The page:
I first became involved with computers in the late 1970s. This was before the days of the IBM PC and MS-DOS or Windows. Computing in those days resembled the smartphone market of today -- there was no common operating system. I remember buying my first computer -- it took a week. Because each hardware vendor had their own operating system, you could only buy applications that had been specifically designed for that hardware. In order to buy a computer, you had to first identify all the applications you wanted, then cross-reference all the hardware that these apps had versions for. If you were lucky, you would find a computer that ran everything. However, it was more likely that you would find that nothing ran all your applications. You were then forced to find alternative apps until you found the best compromise.
Eventually Microsoft solved this by creating an operating system which would run on any Intel chip, inventing the concept of "PC compatibility." Now app developers have the entire PC community as a market, irrespective of who makes the hardware. At the same time hardware manufacturers can produce their equipment knowing there is an massive range of apps customers can run.
Apple never joined in the universal move to PC compatibility. Based on the Motorola chip, Apple chose to cater to niche market players with hobby computers such as the Apple II. Apple's day came later when it copied the GUI operating system being developed by Xerox and created the first Mac. The GUI posed a threat to Microsoft's survival and the dominance of the PC, until Microsoft got its own GUI right with Windows 3.0.
Microsoft's strategy was always to open its platform to the widest possible developer community, while Apple's was always to restrict and control. In many ways, Steve Jobs continued to think in terms of the world he grew up in, a pre-PC world -- each computer manufacturer producing its own operating system and strongly controlling developer access.
Apple still continues to think this way, but the success of MS-DOS and Windows have shown that it is not sustainable. At peak, the Mac had 30 percent of the small computer market. Now that share is less than 3 percent.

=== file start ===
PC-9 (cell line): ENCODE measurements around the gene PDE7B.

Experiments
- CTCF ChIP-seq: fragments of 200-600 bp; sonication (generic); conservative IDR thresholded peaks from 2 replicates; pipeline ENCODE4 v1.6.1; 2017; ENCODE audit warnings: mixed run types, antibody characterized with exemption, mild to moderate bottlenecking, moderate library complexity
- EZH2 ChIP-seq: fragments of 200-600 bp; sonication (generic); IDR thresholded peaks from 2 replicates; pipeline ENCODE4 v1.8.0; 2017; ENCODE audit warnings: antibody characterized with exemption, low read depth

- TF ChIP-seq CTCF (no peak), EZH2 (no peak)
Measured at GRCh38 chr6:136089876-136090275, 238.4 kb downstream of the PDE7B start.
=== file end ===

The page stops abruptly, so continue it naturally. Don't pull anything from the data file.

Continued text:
Mobile, cable, and web access: 1990s
When the web was developing during the 1990s, I was often involved with attempts to extend web services to mobile phone users. We never succeeded, and neither did anyone else. The reason was the mobile phone companies regarded the customers as their property, and they weren't about to let others near them. They accepted that people would want web access from their phones, but thought they could provide all the websites themselves, or license those that would be allowed in.
If you had a mobile at the time, you may recall that for the first few years web access was restricted to websites provided by the phone company.
The mobile phone companies figured they could be more than just information carriers. They thought they could be information providers as well. They didn't grasp the scale or range of demand, and thought they could restrict subscribers to the limited amount of information they could offer. Eventually, of course, they realized this was impossible, that people wanted access to everything -- all 200 million websites, not some restricted subset of a few thousand. It was inevitable that, sensing the scale of the market demand for unlimited access, a mobile company would eventually open up, so they all did. Many cable companies tried the same thing at the time, and eventually learned the same lesson.
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